The disciples of John came to [Jesus], saying, “Why do we and the Pharisees fast often, but your disciples do not fast?”15And Jesus said to them, “The wedding guests cannot mourn as long as the bridegroom is with them, can they? The days will come when the bridegroom is taken away from them, and then they will fast. 16No one sews a piece of unshrunk cloth on an old cloak, for the patch pulls away from the cloak, and a worse tear is made. 17Neither is new wine put into old wineskins; otherwise, the skins burst, and the wine is spilled, and the skins are destroyed; but new wine is put into fresh wineskins, and so both are preserved.” Matthew 9:14-17
Jesus is using “mixed metaphors” about patching used cloth with old cloth, and about protecting fresh wine in a new wineskin. Very different metaphors.
We can presume that cloth needs to be patched because it is old and well worn or worn out. Jesus presumes we don’t simply toss out what is old. We keep it and patch it and continue to use it. Jesus is speaking symbolically about claiming or reclaiming our past, about our being on good speaking terms with our own past. Jesus promises to be with us always, even to the end, in the same way that Jesus has been with us from the beginning, even as we were being formed in our mother’s womb, to use the language of the psalms.[i]
This is to remember our past – drawing on our past – how we’ve been provided for, sustained, protected, healed – when some new hole of need appears in our life. Which will happen. Remembering and reclaiming our past will help us claim hope and help for the present and the future, when we are – as it were – torn up by some new hole of need in our life. The patch for the new hole is to be found in our past. The patch comes from old cloth.
Then Jesus switches the metaphor when he speaks of new wine to be saved and savored from a new wineskin. Jesus came to do a new thing, to make all things new, to give us a new heart. What he speaks about continually is the new – his news – and it’s good news.[ii] Jesus has this one liner, “You have heard it said… but I say.” The transformation he promises for us is so startlingly new, it’s so radical, so fresh, it’s like being born again. Spanking new. And so Jesus uses this metaphor of new wine to be stored and savored from a new wineskin.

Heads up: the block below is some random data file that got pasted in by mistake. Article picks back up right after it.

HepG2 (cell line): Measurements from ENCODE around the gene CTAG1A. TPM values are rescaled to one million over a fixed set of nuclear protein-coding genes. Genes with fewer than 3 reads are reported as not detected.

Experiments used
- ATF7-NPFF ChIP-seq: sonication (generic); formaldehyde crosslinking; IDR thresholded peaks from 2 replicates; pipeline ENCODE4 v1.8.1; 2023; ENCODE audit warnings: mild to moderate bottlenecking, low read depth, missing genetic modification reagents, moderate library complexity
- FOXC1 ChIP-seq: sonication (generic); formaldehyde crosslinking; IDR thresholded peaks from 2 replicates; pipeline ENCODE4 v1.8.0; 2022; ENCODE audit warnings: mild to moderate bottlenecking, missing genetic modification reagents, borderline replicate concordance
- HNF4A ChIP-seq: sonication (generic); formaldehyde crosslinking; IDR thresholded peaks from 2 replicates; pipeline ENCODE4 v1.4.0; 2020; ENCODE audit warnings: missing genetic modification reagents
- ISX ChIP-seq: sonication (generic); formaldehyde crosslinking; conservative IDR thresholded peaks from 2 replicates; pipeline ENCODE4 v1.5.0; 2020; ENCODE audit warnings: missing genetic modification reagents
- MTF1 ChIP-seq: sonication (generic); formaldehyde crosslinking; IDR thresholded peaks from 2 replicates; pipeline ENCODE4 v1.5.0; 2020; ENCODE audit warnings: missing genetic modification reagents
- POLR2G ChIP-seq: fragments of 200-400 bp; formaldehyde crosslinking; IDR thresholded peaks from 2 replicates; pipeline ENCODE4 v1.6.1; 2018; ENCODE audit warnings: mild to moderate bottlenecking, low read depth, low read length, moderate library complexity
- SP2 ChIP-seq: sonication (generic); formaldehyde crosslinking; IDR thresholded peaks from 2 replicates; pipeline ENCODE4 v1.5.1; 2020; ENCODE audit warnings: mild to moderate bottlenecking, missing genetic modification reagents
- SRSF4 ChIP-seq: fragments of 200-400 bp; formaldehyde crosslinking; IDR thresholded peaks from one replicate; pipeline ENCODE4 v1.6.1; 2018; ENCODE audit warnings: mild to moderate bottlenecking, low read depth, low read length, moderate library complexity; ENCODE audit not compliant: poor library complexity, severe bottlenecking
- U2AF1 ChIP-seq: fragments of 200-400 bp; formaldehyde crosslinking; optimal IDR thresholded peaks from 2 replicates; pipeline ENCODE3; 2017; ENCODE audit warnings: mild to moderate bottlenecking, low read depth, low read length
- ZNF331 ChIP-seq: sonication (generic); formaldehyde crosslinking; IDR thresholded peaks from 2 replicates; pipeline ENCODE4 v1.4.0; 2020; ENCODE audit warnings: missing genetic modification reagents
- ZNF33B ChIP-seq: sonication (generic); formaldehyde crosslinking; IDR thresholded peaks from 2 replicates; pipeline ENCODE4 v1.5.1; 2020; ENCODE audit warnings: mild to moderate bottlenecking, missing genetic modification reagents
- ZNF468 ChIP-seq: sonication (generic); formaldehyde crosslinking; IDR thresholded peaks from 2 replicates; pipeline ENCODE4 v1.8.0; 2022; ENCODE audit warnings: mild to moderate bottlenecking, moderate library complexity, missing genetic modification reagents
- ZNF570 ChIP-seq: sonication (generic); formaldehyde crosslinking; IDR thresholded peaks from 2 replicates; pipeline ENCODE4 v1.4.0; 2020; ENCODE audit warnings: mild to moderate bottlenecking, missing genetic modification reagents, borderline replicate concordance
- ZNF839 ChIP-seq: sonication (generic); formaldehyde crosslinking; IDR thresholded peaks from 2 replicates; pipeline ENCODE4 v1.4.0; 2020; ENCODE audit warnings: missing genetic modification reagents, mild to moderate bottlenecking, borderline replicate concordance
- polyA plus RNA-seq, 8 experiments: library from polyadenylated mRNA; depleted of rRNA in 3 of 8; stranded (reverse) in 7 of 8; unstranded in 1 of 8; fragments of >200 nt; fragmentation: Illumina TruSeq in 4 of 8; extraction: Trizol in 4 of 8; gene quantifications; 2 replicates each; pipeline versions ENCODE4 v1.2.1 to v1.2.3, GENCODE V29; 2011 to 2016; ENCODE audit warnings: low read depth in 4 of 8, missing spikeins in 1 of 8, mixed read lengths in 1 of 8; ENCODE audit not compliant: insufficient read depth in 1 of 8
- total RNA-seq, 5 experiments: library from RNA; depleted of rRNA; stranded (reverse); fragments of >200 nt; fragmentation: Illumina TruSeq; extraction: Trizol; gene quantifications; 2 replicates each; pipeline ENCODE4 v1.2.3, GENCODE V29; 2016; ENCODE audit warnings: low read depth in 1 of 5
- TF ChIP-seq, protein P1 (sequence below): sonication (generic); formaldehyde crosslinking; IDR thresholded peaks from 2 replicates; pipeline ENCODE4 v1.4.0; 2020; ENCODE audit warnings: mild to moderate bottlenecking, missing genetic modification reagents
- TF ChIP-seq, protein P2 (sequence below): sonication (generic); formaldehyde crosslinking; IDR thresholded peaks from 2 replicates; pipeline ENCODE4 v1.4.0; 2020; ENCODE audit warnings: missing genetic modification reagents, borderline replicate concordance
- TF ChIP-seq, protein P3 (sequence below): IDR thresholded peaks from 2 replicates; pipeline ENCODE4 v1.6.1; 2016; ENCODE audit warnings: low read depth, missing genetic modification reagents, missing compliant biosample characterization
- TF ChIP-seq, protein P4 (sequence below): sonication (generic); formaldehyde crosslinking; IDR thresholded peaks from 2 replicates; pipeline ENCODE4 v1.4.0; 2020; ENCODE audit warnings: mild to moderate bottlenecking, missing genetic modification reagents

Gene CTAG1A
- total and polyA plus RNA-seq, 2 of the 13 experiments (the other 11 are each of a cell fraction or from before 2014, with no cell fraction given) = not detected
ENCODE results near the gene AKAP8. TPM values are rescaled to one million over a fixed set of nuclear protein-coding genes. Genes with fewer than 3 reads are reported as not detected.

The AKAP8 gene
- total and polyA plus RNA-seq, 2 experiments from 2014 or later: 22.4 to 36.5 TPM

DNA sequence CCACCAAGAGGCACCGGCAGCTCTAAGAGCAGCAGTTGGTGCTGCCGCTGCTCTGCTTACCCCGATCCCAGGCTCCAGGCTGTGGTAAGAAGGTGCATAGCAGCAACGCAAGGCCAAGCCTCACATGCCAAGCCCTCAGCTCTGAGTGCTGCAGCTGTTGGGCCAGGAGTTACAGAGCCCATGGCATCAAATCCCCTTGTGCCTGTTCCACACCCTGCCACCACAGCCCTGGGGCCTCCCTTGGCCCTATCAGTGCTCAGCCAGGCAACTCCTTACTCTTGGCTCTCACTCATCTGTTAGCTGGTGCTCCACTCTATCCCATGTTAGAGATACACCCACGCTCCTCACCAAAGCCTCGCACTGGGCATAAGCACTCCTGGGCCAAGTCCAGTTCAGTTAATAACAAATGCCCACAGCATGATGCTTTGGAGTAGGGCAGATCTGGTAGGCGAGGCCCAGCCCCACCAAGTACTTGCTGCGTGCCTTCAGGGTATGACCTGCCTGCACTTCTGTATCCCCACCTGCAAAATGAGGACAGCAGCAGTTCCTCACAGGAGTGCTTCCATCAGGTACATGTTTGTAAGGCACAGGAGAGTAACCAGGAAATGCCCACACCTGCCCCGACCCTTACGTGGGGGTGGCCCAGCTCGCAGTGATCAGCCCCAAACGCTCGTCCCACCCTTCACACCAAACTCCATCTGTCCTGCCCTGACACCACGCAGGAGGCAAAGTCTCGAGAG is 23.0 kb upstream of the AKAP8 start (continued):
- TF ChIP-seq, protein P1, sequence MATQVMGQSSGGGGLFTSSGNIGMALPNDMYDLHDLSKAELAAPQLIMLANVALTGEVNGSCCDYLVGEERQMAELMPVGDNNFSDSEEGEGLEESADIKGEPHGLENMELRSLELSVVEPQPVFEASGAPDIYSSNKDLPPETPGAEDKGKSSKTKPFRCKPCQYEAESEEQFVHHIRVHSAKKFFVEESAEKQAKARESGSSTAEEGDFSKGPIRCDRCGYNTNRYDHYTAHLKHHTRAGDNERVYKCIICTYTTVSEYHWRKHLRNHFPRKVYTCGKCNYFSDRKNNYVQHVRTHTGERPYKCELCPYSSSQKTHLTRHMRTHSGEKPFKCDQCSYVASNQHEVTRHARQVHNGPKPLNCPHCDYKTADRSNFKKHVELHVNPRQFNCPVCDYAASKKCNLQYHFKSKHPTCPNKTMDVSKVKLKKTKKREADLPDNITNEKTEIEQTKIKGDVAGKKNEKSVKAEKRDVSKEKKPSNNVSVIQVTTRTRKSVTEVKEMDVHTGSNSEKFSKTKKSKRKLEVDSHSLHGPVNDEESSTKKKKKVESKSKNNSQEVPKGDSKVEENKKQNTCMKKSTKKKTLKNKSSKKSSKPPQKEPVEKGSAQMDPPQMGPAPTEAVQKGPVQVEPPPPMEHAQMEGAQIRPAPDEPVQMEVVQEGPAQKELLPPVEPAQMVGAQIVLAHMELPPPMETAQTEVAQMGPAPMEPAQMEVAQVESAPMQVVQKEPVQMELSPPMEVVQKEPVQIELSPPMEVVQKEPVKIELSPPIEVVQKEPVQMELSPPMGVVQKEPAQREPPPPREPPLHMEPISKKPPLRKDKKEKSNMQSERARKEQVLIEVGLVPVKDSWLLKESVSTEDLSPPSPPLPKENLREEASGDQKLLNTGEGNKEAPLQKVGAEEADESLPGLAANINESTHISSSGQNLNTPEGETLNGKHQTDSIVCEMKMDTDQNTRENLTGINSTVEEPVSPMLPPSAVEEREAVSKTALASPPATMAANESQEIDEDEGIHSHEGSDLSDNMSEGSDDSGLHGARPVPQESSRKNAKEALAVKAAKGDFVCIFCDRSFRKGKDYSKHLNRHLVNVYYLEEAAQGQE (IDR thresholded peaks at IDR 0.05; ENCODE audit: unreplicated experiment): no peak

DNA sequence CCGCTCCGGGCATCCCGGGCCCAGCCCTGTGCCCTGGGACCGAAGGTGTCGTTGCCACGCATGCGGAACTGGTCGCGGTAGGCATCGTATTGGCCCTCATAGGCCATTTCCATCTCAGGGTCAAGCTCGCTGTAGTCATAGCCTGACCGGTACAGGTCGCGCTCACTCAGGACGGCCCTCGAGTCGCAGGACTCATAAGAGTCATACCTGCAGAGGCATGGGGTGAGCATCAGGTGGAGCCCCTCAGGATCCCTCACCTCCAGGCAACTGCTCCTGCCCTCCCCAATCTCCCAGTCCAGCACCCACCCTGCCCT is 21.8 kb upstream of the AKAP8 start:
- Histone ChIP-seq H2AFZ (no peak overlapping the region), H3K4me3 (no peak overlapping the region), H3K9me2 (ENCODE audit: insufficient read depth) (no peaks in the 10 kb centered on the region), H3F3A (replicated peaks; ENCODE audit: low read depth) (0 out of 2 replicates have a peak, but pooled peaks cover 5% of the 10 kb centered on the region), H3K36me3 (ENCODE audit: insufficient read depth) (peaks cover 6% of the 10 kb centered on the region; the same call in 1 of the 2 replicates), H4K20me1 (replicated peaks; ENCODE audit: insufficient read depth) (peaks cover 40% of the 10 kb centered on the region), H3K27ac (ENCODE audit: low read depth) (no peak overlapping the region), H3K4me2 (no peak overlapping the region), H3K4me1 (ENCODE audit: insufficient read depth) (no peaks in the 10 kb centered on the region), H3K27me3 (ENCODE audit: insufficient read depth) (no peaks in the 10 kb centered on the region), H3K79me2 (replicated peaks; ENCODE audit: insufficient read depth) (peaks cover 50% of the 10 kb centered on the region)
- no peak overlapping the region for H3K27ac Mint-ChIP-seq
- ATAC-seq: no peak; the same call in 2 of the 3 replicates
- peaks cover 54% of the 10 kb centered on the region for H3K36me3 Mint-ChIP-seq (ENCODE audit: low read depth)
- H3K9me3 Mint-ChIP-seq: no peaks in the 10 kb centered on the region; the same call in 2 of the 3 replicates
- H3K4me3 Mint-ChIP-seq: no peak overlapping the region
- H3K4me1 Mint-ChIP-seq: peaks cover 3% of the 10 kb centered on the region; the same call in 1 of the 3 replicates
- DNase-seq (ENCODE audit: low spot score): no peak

Jesus is speaking metaphorically both about the old and the new. Several chapters following today’s gospel lesson Jesus speaks, again metaphorically, about “every scribe… is like the master of a household who brings out of his treasure what is new and what is old.”[iii] We need both, both the old and the new to be fully alive.
Where are you in touch with need? Where is there a hole in your life? Maybe there’s a hole in your heart? Something may be torn or worn, depleted or exhausted. The present need can be sutured by hope drawn from your past. How is it you have found strength and provision in the past, given the seemingly-impossible needs you have faced. Draw from your past to claim hope for the present and future. Remember your past; reclaim your past to patch the hole of need in the present.
Simultaneously, be open for what is new, for what God is wanting to birth in your life. You may need to detach from something of your past. Something new wants to happen, and that new requires space. You may have a sense of it. You may even be able to identify with the Blessed Virgin Mary who, on hearing of this new thing God had for her to bear and give birth to was first afraid, and then she was perplexed – “How can this be?” – and then she was ready… or then she was readied. God made her ready for this new thing.
And so with you. What is old and what is new. To be fully alive you need both the old and the new. And God is in both. I don’t think this is something we can work out on our own. It is God who is working this out in our lives and in the most amazing ways. Surrender to what wants to happen. What wants to happen? What does God want to happen in your life? The invitation here is to seek the grace we witness in the Blessed Virgin Mary who ultimately found the clarity and courage to pray, “Be it unto me according to your word.”[iv]
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